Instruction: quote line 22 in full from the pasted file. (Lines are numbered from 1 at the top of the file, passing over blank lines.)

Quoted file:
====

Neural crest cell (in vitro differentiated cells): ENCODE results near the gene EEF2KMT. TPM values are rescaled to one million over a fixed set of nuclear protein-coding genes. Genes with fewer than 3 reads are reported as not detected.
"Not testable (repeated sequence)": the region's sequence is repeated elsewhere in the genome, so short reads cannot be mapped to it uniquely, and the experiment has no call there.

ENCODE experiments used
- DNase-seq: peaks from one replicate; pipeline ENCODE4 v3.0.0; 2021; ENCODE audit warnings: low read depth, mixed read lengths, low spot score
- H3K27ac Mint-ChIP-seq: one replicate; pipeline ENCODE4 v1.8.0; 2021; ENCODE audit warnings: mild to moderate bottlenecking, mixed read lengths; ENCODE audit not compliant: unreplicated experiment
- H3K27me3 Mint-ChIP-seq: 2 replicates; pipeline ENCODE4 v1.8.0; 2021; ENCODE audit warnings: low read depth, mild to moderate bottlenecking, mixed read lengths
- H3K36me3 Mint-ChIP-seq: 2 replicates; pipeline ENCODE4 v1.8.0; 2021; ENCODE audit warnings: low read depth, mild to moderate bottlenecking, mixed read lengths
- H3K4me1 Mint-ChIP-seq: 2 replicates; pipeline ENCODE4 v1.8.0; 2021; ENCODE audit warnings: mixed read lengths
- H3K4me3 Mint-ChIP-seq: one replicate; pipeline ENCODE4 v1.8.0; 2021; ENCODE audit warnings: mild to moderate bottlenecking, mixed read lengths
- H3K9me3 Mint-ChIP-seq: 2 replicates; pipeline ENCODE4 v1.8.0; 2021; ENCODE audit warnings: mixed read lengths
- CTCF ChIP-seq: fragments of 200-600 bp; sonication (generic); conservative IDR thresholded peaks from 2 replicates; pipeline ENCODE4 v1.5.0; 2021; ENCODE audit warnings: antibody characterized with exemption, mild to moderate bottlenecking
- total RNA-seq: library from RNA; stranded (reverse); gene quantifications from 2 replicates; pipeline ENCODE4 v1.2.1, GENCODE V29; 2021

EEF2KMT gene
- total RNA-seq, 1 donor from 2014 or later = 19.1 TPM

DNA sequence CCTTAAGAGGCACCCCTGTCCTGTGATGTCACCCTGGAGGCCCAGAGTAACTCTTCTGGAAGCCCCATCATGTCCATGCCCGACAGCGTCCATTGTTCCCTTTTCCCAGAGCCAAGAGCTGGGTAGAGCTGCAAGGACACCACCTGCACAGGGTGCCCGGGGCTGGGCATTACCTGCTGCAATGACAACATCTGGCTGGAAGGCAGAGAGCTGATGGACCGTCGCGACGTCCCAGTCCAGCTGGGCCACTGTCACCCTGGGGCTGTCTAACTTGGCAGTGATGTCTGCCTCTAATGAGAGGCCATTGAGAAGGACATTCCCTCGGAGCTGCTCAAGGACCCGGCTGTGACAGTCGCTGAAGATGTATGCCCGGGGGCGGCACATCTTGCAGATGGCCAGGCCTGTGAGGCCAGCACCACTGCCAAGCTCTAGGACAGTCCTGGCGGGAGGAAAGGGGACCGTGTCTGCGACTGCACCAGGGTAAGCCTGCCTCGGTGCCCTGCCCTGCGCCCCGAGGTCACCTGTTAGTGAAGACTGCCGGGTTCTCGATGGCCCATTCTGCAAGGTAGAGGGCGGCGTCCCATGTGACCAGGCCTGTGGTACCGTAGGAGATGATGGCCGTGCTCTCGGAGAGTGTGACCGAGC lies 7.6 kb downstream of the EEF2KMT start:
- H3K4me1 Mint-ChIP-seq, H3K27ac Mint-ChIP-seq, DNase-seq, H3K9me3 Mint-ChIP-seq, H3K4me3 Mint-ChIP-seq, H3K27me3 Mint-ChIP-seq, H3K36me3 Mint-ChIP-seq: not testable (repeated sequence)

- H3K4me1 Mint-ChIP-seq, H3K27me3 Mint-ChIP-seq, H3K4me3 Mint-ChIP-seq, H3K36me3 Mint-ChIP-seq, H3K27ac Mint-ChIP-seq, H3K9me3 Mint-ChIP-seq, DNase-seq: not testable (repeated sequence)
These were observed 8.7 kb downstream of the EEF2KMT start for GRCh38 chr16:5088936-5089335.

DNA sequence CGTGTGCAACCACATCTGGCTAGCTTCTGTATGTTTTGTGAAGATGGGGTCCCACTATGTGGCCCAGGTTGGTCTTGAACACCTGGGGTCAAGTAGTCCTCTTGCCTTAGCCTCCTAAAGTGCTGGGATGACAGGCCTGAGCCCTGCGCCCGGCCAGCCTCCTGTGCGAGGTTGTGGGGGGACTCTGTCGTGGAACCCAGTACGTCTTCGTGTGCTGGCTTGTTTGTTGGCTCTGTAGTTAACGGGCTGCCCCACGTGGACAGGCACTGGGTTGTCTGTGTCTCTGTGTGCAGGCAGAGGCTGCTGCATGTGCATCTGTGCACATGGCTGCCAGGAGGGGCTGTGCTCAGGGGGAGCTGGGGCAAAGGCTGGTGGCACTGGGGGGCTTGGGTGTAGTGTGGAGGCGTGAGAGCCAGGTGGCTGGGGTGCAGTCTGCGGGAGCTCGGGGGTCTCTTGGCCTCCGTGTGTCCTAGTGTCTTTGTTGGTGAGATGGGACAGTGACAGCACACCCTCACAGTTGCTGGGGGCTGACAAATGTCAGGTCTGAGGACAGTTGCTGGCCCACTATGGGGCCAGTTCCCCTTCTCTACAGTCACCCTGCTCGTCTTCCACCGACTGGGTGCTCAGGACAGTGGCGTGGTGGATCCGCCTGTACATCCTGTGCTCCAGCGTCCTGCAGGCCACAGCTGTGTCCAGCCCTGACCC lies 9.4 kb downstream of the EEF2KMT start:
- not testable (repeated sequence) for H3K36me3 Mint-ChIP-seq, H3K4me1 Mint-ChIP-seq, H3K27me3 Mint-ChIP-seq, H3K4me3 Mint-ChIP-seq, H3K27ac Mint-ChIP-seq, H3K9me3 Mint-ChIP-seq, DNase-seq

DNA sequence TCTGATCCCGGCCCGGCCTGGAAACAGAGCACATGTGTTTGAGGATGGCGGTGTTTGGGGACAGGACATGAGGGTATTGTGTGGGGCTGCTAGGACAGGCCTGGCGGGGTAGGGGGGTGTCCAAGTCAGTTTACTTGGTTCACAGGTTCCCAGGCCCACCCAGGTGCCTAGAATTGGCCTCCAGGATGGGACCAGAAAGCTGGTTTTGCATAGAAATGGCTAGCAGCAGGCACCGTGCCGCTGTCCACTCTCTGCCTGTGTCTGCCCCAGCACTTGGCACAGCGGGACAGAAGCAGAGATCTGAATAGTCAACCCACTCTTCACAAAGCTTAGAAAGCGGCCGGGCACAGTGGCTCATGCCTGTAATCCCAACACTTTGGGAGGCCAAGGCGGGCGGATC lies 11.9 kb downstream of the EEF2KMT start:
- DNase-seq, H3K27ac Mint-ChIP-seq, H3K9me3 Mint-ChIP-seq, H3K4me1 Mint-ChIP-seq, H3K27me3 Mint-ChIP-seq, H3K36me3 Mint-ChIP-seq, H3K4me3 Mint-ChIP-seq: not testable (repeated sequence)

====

- DNase-seq, H3K27ac Mint-ChIP-seq, H3K9me3 Mint-ChIP-seq, H3K4me1 Mint-ChIP-seq, H3K27me3 Mint-ChIP-seq, H3K36me3 Mint-ChIP-seq, H3K4me3 Mint-ChIP-seq: not testable (repeated sequence)